Summer 2018

Hold the Phone

How cell phones and fitness trackers can help fight hunger in developing countries.

By Taylor McNeil

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A chart shows how men in rural Ghana spent an average day. Accelerometers revealed that economic activities, such as farming, accounted for 51 percent of the calories they burned.

Measuring whether people in developing countries have enough nutritious food is vital work. It warns policymakers when people are running out of food, and is critical to staving off malnutrition.

It’s also time-consuming and expensive. Teams fan out, often to rural, isolated areas, to conduct interviews at homes, a monthslong task. But there might be an easier, less expensive way to do it, said Patrick Webb, Alexander McFarlane Professor of Nutrition at the Friedman School, who focuses on food insecurity and programs that try to alleviate it.

Webb’s idea was a simple one. “What if cellphone usage were some reflection of the poverty level, which is often linked to the food security level?” he said. “If we were able to assess the ownership of cellphones, volume of calls, or money spent on recharging cellphone plans, could that be correlated with food security?”

Webb already had teams at twenty-one locations in rural Nepal, who had been doing the old-fashioned food-security surveys with more than 4,000 households for the past three years. Now he is seeing how cellphone data matches up with that on-the-ground information, controlling for other parameters that can affect poverty rates, such as distance to market and road density. And the preliminary results, Webb said, show “there does seem to be quite a strong correlation between less cellphone use and more food insecurity.”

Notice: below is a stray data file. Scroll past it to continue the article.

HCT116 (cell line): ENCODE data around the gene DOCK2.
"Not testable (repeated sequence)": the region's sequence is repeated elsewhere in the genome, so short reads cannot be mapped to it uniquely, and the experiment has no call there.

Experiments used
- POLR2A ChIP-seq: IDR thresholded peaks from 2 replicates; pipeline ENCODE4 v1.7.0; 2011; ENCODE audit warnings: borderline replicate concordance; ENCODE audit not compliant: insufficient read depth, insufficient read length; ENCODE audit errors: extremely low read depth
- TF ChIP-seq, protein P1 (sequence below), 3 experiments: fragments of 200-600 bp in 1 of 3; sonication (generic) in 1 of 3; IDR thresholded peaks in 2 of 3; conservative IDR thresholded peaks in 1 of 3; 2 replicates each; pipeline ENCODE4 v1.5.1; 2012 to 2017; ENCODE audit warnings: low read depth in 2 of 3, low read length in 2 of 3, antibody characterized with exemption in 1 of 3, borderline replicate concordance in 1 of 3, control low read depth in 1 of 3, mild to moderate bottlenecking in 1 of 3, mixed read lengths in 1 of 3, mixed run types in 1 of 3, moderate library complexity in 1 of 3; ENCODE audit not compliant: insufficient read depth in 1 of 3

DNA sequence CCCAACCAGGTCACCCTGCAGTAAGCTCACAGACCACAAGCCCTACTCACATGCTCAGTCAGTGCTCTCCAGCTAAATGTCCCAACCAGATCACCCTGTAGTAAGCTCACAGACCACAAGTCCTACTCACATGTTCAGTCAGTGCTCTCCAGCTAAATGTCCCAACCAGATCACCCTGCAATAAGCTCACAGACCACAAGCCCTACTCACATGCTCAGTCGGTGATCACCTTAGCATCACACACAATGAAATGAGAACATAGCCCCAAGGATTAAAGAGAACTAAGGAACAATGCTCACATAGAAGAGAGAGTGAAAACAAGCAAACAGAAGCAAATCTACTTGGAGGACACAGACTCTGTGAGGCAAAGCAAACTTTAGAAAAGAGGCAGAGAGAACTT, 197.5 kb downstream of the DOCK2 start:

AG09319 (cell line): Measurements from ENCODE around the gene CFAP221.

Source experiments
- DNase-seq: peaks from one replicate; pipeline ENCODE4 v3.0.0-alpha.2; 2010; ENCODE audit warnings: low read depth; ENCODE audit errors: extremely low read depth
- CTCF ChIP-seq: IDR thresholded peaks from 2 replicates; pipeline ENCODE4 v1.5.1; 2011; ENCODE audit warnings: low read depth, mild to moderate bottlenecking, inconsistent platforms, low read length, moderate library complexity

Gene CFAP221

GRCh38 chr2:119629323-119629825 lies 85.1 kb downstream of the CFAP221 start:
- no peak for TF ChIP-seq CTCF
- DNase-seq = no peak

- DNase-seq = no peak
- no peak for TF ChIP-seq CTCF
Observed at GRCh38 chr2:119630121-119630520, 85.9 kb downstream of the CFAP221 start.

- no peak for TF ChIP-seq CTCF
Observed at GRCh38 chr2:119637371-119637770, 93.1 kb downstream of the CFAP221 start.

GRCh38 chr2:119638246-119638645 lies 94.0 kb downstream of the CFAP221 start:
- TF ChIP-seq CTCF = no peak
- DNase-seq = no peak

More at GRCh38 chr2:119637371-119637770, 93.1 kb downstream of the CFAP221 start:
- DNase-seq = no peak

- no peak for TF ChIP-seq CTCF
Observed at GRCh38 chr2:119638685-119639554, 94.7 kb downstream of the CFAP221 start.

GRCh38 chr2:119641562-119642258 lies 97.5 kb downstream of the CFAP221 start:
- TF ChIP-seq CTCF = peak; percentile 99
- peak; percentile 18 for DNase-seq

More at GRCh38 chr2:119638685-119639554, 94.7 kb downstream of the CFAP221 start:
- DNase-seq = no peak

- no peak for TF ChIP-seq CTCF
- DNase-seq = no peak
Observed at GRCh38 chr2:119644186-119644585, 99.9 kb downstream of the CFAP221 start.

On the flip side of nutritional intake is energy expenditure: the calories people burn as people go about their work and daily lives. If people are getting more nutrition but expending more energy, there’s still a problem. Measuring energy expenditure of rural workers has never been easy—because it has required in-person observation by researchers—and it’s rarely done even now.

But Webb and a colleague had a better idea: How about modifying fitness trackers, often used in developed countries by people trying to lose weight?

A start-up in Cambridge, England, devised such an accelerometer for Webb’s team. It measures a range of motions typically employed by rural workers: hoeing, pounding, carrying buckets of water. A study is underway in India, Ghana, and Nepal, following men and women at different times of year; researchers are also charting their food consumption.

Initial results suggest the device works, Webb said: “It could become a new measurement tool for assessing if people are doing more work than they are able to cover for in their diets.”

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